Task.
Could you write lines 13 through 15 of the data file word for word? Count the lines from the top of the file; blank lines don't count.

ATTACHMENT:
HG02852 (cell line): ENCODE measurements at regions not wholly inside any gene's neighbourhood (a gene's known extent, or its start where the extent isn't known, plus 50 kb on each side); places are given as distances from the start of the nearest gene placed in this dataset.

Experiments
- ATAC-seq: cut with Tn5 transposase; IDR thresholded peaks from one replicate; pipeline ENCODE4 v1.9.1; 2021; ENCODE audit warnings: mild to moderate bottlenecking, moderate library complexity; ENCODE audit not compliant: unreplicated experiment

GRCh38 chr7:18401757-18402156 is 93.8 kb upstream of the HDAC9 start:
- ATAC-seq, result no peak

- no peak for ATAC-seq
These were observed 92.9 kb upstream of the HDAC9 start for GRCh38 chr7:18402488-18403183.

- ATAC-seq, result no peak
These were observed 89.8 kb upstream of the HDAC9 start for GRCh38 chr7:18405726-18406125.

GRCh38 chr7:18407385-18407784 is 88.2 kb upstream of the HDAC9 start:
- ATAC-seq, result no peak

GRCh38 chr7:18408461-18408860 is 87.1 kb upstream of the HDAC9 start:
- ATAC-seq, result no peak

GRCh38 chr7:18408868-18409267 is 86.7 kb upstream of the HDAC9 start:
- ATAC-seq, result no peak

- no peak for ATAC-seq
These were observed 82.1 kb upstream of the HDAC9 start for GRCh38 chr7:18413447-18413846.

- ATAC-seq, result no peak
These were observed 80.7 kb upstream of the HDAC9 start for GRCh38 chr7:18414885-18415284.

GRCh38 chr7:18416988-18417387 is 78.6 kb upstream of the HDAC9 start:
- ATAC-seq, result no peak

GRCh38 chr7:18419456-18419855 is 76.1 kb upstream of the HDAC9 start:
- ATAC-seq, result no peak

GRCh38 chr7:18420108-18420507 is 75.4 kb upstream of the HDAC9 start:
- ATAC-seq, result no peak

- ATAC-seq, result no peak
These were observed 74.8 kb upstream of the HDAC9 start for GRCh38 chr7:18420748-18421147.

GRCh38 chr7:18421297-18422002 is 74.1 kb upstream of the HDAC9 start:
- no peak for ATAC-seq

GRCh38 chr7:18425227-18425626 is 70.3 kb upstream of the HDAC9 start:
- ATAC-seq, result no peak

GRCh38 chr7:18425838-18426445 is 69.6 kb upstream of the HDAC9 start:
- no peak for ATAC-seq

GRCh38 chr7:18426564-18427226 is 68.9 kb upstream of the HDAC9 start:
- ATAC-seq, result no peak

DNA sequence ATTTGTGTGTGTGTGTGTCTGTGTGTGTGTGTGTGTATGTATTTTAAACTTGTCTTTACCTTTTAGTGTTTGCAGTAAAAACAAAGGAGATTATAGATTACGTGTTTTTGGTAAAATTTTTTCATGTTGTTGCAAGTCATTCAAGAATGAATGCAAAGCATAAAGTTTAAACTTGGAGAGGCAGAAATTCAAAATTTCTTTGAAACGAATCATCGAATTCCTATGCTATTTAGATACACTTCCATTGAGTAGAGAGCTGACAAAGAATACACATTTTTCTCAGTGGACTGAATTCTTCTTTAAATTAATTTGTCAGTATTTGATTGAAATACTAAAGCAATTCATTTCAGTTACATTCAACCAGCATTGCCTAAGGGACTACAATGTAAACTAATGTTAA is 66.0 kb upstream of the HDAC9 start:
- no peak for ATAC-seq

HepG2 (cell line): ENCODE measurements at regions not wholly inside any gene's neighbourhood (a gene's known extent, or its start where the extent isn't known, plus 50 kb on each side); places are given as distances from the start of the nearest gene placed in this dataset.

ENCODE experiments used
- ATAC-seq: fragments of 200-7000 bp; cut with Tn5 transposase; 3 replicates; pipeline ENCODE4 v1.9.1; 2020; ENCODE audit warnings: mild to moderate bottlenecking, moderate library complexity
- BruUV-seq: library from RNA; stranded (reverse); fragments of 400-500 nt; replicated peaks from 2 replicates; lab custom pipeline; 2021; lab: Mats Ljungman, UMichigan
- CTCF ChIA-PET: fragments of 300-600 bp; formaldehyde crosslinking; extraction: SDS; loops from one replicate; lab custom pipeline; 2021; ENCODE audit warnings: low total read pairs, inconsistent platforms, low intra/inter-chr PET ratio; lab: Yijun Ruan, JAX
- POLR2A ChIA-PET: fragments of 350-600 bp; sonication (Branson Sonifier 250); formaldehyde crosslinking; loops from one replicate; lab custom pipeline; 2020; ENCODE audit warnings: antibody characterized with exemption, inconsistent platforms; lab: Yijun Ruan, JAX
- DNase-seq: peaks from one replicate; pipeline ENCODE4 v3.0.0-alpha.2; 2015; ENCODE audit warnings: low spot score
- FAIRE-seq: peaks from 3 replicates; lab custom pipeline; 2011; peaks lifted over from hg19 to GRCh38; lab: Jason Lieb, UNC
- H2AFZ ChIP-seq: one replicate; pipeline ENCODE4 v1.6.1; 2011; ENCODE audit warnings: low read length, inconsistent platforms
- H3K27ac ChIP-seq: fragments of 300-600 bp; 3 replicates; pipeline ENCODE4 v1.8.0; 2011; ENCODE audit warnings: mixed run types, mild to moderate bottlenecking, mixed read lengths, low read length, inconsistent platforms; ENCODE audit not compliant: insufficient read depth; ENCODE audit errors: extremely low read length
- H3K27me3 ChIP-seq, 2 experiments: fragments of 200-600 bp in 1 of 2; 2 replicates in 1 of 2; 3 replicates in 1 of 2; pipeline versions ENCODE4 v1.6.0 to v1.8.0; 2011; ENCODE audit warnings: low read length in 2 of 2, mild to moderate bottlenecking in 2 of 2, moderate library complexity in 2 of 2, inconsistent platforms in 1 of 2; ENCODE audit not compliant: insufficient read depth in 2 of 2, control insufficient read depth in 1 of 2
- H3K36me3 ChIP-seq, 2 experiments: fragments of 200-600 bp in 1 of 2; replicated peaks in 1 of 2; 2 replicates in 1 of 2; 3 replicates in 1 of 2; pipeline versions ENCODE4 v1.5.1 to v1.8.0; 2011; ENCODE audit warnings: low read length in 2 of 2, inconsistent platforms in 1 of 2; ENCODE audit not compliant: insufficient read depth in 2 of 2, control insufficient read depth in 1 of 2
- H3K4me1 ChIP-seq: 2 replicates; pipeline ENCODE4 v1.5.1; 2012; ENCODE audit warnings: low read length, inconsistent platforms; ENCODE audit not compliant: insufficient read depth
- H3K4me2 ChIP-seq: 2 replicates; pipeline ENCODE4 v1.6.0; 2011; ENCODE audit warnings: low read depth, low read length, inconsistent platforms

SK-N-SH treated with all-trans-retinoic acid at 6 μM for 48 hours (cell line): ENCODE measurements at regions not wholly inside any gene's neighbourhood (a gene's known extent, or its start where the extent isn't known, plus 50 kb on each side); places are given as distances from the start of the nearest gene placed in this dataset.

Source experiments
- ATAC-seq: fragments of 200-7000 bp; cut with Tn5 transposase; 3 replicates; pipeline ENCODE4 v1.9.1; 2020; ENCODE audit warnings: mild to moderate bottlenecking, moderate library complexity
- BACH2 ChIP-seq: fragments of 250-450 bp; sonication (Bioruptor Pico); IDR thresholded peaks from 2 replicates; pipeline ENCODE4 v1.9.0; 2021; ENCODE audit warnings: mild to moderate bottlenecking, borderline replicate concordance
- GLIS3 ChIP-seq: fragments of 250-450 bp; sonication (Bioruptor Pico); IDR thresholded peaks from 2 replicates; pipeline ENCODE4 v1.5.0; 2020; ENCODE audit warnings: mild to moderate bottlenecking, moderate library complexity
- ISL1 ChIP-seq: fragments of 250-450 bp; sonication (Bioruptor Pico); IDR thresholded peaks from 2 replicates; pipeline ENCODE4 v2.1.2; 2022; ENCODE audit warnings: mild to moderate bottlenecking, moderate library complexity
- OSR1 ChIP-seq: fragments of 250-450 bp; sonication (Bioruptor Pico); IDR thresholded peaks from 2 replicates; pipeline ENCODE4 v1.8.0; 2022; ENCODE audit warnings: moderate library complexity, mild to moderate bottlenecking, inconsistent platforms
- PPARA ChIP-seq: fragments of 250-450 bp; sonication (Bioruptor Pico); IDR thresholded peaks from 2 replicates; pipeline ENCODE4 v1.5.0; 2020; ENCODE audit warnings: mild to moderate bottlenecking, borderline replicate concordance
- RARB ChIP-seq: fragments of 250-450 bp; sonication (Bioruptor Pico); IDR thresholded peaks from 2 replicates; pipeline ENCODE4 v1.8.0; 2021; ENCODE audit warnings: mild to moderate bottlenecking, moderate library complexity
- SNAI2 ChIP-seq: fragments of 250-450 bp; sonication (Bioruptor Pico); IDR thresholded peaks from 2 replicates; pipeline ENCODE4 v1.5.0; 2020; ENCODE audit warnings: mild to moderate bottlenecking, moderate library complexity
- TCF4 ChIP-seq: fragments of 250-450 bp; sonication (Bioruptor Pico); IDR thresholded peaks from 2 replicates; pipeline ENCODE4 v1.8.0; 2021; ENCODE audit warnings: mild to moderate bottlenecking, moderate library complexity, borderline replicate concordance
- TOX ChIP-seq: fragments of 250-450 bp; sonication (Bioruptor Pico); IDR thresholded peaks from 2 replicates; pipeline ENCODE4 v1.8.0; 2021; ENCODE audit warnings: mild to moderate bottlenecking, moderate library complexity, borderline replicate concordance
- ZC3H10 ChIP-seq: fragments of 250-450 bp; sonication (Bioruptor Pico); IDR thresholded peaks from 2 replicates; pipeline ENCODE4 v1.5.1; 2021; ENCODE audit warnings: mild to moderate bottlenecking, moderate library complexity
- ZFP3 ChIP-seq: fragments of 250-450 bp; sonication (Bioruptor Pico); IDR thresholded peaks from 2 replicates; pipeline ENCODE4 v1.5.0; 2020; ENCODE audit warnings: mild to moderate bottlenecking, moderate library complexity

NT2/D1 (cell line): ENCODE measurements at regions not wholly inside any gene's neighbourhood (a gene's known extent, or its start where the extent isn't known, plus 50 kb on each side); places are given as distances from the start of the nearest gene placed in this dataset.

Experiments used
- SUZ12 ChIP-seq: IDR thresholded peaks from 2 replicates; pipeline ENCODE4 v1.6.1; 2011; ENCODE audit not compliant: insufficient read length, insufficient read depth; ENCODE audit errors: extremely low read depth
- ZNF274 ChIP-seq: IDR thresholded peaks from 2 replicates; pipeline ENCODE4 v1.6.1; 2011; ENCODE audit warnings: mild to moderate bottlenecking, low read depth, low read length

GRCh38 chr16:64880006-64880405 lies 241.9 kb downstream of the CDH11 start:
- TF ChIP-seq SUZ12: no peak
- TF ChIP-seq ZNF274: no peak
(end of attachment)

- ATAC-seq, result no peak

GRCh38 chr7:18408868-18409267 is 86.7 kb upstream of the HDAC9 start:
- ATAC-seq, result no peak